As you may have heard, the mortgage industry is undergoing major changes in the requirements it sets for buying or refinancing a home. One of these changes is a homebuyer’s diminished ability to avoid paying Private Mortgage Insurance.
Not to worry, there is a silver lining! But first, let’s review the basics of mortgage insurance.
Mortgage insurance is known by two aliases. The first is Private Mortgage Insurance or PMI, which is typically connected with—but not limited to—mortgages secured by Fannie Mae (FNMA) and Freddie Mac (FHLMC). The second is Mortgage Insurance or MI, which is connected with mortgages that are secured by the Federal Housing
Administration (FHA). For the purpose of this article, my references will be inline with
So, what is the purpose of Private Mortgage Insurance?
Simply put, if you are buying or refinancing a home but contribute less than a 20 percent down payment for a purchase or don’t preserve a minimum of 20 percent equity in the home for a refinance, the lender
requires Private Mortgage Insurance. By ensuring that your home's balance will be paid, this policy protects the lender's money in the event that you default on the mortgage. In other words, if the lender is forced to foreclose on the home, the only way it can recover the remaining mortgage balance is to sell the house.
With a home that has less than 20 percent equity, the likelihood or risk of taking a loss is much greater.
Rewind back to the early 2000s. As lending requirements eased, a qualified homebuyer seeking mortgage financing could buy a home with no money down and was not required to pay PMI. This was made possible
by securing a primary mortgage equal to 80 percent of the home price and then combining that with secondary financing of 20 percent. So, for a $400,000 home price, you could avoid paying PMI by financing only $320,000 on a first mortgage while securing a second mortgage for the remaining $80,000. In theory, this worked for both the first and second mortgage lenders.
Since the first mortgage company is legally paid first upon the sale of the home, its risk or exposure was limited to a comfortable 80 percent. The second mortgage lender, willing to take more risk for a higher rate of interest, was hedging its bets on timely mortgage payments in the rising equity market.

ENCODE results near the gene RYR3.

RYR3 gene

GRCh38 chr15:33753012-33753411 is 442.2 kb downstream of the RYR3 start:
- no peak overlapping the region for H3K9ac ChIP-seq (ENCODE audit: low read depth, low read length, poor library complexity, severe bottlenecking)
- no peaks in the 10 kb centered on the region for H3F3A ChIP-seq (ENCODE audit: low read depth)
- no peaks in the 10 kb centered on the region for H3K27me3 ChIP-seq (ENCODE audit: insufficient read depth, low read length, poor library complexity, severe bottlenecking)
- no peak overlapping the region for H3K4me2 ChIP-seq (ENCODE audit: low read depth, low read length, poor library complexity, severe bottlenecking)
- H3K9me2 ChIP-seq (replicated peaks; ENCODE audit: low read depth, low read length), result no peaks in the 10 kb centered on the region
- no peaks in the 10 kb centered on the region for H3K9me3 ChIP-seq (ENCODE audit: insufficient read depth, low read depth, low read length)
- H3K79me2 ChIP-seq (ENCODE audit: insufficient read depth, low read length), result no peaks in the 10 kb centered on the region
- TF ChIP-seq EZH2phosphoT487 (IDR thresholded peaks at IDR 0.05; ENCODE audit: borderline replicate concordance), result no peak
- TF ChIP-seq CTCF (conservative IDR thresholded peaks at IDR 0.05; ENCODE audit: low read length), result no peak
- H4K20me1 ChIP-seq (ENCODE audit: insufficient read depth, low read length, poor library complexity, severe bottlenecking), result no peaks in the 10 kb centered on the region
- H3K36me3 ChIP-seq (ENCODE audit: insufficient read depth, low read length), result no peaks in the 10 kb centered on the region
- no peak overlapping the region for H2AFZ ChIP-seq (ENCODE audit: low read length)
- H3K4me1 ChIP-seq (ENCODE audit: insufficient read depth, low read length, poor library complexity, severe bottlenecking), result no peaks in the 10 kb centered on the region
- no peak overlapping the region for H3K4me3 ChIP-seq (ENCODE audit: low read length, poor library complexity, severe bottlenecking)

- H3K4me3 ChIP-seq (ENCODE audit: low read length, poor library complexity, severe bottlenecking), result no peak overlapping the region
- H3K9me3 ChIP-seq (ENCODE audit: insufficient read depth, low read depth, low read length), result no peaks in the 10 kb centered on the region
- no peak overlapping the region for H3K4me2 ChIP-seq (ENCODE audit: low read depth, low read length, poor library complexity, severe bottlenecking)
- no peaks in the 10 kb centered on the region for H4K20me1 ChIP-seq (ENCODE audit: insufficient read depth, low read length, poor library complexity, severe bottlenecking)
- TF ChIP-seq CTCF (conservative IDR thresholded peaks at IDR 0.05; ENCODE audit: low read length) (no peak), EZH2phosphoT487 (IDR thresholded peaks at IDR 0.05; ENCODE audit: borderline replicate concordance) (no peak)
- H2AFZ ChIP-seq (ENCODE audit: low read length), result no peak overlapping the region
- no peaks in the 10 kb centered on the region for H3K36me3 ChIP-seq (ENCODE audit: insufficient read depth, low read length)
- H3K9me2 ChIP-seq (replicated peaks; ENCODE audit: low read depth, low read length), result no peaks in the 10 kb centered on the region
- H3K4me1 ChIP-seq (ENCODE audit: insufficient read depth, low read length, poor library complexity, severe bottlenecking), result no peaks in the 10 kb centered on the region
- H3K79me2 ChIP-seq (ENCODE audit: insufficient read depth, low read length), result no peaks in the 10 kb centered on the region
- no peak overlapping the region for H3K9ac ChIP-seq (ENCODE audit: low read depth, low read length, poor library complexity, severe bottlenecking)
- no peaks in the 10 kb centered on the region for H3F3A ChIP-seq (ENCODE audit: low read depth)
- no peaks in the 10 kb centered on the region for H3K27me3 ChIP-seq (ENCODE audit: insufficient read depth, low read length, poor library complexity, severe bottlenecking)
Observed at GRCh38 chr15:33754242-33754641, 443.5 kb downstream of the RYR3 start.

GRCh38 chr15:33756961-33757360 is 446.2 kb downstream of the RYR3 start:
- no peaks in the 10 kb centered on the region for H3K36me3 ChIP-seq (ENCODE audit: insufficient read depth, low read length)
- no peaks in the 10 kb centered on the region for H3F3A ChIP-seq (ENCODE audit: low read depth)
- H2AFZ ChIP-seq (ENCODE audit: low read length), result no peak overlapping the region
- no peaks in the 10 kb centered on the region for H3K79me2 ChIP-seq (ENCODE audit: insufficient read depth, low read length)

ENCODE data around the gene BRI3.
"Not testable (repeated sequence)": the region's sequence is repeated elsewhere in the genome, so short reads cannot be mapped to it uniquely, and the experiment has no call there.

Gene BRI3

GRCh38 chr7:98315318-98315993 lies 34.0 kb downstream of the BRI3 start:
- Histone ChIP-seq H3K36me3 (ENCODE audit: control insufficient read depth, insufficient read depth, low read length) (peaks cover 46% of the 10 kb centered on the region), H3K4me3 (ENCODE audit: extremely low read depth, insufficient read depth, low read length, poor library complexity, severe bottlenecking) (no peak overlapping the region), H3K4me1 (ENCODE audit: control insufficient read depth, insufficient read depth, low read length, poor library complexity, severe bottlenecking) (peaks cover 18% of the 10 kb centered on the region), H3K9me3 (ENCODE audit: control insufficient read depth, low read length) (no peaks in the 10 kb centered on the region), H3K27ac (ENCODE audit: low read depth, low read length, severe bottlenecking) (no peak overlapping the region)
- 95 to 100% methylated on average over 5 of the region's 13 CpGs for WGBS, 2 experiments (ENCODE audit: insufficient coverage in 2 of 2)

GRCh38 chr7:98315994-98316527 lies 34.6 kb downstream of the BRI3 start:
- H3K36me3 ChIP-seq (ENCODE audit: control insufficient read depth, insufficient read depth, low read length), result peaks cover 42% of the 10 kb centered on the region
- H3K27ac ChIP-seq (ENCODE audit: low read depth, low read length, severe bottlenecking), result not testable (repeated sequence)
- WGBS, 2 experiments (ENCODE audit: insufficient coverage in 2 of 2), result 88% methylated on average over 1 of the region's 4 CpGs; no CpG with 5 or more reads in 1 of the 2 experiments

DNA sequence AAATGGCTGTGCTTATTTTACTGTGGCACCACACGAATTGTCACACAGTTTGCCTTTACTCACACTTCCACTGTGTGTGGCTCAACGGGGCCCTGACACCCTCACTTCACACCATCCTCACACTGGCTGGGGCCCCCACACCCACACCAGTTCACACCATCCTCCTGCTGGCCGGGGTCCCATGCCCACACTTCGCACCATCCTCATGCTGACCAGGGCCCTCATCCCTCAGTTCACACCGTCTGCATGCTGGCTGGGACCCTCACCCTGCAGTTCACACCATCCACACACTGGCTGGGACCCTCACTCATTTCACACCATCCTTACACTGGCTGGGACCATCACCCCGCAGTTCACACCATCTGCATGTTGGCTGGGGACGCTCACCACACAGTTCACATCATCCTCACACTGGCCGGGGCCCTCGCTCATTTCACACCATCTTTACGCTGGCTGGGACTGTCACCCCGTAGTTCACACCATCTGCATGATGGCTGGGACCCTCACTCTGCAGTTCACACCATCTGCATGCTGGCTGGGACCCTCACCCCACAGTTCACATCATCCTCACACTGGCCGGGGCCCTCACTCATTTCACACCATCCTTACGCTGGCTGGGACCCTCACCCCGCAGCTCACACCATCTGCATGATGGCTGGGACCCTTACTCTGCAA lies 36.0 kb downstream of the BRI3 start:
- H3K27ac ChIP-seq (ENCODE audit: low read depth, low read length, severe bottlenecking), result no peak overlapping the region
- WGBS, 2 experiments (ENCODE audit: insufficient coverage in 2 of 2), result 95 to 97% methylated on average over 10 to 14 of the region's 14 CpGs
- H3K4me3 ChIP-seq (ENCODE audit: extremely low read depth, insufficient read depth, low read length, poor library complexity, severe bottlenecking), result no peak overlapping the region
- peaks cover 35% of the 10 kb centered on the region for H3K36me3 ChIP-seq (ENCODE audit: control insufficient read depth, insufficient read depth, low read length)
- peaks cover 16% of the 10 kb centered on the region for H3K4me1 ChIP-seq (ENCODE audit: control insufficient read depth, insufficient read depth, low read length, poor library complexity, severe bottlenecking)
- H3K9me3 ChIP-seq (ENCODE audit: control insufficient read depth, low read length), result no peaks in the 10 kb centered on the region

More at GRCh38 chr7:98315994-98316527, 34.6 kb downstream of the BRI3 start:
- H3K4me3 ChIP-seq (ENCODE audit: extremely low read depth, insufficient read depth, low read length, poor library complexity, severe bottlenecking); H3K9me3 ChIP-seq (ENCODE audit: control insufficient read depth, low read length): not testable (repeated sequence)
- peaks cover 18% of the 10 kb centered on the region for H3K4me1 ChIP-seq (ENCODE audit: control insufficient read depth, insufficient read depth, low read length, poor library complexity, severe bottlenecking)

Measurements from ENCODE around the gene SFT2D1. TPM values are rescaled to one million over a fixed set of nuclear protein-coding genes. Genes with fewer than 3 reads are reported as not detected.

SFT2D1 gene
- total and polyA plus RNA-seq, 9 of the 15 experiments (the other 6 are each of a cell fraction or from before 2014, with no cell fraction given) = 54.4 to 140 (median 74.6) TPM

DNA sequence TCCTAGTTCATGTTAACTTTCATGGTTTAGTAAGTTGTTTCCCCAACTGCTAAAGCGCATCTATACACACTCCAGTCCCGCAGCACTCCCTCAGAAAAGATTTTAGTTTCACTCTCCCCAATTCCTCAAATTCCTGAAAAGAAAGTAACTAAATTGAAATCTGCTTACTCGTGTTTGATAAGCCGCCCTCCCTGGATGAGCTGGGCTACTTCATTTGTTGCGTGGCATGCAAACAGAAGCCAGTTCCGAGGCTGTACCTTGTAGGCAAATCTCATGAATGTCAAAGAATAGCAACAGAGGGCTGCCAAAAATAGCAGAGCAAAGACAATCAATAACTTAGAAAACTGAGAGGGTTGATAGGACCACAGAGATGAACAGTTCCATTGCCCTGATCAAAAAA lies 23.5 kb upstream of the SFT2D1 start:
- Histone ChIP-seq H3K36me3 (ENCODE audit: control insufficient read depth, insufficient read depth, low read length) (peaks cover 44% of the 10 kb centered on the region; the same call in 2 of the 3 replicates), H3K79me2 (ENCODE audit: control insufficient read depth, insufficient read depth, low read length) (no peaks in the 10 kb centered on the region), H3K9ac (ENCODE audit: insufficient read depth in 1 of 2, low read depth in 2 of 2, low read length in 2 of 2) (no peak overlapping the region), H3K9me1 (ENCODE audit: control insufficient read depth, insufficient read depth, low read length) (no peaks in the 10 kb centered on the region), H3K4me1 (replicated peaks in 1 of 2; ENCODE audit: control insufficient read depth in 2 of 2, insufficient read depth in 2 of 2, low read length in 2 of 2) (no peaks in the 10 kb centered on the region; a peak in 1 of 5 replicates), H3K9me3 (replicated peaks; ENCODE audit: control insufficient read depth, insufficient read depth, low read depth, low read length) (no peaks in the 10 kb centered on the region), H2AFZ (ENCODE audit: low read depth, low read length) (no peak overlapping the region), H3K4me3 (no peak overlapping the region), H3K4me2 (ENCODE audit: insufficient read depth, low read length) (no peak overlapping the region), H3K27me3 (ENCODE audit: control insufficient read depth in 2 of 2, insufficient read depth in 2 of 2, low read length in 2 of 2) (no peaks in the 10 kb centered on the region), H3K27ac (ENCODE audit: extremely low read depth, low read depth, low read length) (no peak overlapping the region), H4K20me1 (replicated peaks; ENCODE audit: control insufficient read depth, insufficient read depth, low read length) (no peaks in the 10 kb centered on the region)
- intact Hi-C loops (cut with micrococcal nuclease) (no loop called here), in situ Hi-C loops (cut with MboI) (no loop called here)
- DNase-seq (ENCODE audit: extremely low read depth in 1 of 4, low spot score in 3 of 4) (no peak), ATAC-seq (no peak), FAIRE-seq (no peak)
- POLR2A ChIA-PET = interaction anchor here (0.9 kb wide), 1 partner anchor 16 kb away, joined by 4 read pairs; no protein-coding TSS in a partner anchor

Well, I guess you could say that these bets failed to pay off. And thus, these options have virtually disappeared. In fact, the only option for financing a home with less than a 10 percent down payment for a purchase or 10 percent preserved equity for a refinance is a mortgage that requires Private Mortgage Insurance. Whether you pay the premium annually or monthly, or the lender offers a higher interest rate to effectively pay the premium on your behalf, this is the new frontier for the mortgage industry.
So, I’m sure you’re asking , “How in the world could Private Mortgage Insurance benefit me, or anyone for that matter?”
Although the cost may seem substantial, PMI continues to offer more buyers—especially the next generation of home owners—access to home ownership by allowing down payments as low as 5 percent and even as low as 3.5 percent for a mortgage secured by FHA. The alternative would be a return to the dark ages of banking, where a 20 percent down payment was the requirement. Just imagine the effect this would have on home values.
Although the price of Private Mortgage Insurance can vary based on your individual qualifications, the typical cost is roughly one percent of the mortgage amount per year, or $1,000 a year for every $100,000. So, for a
$300,000 loan, you can expect to pay about $3,000 a year in private mortgage insurance.
And here’s the silver lining. This is a small price to pay for otday’s historically low interest rates, especially when you consider the alternatives, namely waiting for the return of equity and/or saving for a heftier down payment. For many families, that could take a long time, and potentially put them at risk of higher future interest rates, which could end up costing them significantly more.